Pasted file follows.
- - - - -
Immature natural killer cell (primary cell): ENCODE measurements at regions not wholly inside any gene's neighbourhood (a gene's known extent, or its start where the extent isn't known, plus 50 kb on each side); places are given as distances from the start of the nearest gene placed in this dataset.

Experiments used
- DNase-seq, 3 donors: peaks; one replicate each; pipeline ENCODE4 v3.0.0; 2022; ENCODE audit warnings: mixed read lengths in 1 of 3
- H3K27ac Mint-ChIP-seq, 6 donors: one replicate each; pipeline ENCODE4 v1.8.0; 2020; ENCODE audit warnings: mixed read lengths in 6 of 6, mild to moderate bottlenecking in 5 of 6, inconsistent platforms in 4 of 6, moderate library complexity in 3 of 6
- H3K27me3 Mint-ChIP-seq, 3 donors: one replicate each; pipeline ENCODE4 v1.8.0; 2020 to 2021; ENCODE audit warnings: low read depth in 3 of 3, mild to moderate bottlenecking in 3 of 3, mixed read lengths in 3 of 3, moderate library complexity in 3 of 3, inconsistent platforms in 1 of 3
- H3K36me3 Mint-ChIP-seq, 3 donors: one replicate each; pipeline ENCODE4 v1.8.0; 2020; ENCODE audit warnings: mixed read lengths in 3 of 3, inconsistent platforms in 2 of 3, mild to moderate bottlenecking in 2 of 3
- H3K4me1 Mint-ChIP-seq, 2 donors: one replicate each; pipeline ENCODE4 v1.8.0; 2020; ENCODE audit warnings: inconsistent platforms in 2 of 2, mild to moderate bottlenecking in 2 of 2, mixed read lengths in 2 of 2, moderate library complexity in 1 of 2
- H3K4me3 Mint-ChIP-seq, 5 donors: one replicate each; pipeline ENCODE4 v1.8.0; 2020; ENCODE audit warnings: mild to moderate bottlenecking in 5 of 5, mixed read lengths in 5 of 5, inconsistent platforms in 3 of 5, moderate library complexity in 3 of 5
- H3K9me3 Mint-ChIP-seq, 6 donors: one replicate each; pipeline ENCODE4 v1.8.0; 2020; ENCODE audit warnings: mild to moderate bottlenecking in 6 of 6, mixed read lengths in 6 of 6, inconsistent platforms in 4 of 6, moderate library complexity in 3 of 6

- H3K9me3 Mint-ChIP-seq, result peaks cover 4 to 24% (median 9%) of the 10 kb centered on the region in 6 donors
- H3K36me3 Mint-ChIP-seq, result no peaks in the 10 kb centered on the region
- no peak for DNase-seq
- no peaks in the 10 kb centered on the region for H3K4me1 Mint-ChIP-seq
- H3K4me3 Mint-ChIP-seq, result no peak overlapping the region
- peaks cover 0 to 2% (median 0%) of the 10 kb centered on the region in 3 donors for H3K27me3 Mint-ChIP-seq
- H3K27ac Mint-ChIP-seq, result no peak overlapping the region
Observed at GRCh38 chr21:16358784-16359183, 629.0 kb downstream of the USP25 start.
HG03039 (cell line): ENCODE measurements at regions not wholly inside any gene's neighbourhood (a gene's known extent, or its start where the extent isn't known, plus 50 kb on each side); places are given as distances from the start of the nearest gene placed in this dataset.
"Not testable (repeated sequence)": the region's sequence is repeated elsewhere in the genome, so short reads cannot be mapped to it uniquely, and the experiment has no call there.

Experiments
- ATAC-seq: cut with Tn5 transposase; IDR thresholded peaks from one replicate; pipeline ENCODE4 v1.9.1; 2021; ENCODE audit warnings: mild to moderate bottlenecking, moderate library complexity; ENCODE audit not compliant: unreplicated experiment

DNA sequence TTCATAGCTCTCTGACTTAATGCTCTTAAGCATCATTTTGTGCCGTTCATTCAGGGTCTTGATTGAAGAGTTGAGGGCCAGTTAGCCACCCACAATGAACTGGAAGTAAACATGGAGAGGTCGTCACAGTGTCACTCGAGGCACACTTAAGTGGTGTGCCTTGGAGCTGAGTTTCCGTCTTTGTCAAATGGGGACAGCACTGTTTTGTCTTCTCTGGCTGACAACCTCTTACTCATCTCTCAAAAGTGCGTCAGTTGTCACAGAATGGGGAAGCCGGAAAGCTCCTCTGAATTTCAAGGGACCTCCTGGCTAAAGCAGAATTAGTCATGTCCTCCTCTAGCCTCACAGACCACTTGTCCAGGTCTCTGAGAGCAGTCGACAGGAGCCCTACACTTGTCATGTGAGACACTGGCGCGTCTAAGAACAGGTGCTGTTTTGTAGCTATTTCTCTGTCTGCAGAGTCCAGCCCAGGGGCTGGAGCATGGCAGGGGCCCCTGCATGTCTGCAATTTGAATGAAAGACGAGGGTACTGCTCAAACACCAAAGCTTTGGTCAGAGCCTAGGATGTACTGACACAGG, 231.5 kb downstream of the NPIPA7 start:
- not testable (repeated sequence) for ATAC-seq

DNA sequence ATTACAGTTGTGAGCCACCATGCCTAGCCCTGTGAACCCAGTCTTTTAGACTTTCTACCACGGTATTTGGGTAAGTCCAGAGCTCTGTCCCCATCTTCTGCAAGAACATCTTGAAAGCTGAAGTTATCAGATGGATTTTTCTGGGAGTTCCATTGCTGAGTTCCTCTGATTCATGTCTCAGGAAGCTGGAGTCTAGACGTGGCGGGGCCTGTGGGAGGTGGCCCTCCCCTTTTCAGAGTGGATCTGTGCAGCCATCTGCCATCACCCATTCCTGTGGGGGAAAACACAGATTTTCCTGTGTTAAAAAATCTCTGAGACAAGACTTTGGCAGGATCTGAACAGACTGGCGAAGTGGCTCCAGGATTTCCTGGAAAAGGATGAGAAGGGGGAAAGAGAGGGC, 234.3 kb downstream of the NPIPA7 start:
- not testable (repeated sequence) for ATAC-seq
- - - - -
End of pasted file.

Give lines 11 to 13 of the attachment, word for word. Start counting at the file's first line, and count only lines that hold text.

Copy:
- H3K36me3 Mint-ChIP-seq, result no peaks in the 10 kb centered on the region
- no peak for DNase-seq
- no peaks in the 10 kb centered on the region for H3K4me1 Mint-ChIP-seq